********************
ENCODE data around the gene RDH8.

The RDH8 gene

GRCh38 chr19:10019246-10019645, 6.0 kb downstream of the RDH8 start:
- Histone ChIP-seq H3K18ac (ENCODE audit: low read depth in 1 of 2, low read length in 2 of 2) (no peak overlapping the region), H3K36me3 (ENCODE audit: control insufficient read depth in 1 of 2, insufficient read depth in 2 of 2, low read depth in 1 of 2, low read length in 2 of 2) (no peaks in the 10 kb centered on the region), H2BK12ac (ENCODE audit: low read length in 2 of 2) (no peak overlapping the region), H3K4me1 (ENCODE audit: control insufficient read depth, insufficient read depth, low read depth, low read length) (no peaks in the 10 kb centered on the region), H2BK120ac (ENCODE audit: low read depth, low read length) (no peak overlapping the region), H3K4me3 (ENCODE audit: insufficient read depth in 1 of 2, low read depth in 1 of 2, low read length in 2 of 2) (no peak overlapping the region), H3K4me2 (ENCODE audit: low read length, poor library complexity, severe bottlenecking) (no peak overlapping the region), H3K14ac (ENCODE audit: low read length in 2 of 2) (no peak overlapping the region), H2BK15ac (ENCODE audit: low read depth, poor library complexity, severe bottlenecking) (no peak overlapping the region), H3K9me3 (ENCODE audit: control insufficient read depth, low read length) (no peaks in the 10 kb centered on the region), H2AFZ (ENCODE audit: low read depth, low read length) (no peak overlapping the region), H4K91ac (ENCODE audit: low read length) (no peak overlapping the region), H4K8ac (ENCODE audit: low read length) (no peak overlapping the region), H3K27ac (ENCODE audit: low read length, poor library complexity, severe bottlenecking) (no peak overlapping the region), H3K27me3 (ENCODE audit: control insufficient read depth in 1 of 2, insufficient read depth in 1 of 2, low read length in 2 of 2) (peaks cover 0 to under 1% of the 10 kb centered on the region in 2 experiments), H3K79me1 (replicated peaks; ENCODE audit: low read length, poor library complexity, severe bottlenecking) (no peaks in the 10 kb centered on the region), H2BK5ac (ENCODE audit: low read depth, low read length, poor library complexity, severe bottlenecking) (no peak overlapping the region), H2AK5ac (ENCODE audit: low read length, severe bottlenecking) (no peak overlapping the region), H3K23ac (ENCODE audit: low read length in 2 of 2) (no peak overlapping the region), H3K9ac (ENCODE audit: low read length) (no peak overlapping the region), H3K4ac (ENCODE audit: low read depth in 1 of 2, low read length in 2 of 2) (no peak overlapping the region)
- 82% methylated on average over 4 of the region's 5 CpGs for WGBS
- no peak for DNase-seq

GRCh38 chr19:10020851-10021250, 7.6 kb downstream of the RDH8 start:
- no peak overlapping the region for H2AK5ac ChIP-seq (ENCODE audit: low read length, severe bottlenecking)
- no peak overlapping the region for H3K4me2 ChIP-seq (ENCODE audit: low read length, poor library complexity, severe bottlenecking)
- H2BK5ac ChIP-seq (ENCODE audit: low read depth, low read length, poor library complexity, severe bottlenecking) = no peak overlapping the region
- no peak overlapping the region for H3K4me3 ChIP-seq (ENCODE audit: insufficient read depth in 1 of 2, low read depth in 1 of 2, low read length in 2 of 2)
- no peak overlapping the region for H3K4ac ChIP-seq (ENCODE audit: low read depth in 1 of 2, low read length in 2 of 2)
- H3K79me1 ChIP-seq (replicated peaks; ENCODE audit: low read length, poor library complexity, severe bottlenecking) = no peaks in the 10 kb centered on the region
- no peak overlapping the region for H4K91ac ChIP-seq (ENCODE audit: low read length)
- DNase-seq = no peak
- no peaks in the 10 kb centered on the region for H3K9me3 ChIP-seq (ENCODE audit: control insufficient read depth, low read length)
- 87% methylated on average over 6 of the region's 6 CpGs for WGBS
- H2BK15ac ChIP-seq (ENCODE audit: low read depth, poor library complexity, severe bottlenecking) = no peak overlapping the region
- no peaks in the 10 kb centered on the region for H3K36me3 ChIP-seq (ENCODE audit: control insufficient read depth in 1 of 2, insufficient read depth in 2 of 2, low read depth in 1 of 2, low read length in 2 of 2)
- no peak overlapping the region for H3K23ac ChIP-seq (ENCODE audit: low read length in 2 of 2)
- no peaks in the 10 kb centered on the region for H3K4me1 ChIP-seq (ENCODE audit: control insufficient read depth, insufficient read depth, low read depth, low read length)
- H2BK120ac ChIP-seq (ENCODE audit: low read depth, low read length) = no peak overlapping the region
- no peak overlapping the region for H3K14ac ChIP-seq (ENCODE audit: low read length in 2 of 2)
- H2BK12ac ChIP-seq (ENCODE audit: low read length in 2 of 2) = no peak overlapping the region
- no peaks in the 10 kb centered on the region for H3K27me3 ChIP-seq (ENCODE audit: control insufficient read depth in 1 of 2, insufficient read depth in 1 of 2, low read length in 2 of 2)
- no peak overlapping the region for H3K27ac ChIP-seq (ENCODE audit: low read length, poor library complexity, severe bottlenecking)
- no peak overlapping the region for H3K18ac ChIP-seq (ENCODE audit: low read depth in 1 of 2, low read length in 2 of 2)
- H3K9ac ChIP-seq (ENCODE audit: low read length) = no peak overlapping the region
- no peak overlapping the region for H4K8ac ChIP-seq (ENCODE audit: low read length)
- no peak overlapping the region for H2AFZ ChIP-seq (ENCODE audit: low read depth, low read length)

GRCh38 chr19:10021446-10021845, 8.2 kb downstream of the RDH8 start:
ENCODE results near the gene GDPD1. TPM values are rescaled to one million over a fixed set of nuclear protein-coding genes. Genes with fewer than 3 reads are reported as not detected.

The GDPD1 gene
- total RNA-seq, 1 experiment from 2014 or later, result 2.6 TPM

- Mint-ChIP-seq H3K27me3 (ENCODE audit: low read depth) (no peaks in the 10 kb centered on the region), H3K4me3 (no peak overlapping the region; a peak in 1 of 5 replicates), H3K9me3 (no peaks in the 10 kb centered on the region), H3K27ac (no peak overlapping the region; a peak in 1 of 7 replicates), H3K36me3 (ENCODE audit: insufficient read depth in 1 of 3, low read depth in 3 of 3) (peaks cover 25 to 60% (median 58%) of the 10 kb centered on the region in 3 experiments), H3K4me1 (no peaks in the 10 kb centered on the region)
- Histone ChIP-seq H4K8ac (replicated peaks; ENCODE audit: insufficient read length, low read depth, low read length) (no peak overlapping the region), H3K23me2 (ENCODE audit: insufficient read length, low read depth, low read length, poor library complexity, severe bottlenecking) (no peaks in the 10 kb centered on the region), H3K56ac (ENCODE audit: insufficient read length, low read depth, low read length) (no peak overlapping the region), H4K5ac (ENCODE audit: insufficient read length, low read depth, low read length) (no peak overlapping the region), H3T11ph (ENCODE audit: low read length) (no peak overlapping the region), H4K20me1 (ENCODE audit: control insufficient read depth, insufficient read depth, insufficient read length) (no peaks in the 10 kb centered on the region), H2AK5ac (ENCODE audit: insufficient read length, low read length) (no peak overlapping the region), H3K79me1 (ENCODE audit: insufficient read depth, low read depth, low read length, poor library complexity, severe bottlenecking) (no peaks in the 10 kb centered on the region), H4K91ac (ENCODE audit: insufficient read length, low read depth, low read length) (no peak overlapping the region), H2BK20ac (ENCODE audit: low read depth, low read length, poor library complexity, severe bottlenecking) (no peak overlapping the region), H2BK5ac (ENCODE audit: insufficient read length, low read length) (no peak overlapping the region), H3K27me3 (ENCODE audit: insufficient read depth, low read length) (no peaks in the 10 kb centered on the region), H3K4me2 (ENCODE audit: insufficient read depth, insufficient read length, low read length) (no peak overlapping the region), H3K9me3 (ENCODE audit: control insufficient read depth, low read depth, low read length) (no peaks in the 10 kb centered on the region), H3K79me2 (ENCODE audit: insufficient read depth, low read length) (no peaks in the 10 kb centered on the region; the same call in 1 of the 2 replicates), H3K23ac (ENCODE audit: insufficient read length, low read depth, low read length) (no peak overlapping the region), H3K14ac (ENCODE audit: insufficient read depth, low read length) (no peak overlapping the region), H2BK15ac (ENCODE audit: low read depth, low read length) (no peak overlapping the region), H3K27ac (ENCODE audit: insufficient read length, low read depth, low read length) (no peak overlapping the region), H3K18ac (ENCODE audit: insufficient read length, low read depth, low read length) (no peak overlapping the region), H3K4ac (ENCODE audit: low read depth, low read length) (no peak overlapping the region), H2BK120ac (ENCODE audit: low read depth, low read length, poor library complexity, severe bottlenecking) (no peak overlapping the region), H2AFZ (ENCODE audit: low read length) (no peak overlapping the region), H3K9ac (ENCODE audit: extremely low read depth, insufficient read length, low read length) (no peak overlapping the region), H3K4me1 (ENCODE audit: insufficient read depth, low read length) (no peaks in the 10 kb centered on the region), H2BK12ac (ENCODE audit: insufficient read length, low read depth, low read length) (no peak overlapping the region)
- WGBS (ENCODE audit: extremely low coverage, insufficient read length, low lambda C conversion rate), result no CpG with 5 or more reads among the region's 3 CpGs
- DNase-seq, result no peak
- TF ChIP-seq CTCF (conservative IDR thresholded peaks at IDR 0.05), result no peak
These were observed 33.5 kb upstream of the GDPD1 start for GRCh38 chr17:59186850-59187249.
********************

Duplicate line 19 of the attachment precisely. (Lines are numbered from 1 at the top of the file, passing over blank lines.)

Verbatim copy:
- no peaks in the 10 kb centered on the region for H3K36me3 ChIP-seq (ENCODE audit: control insufficient read depth in 1 of 2, insufficient read depth in 2 of 2, low read depth in 1 of 2, low read length in 2 of 2)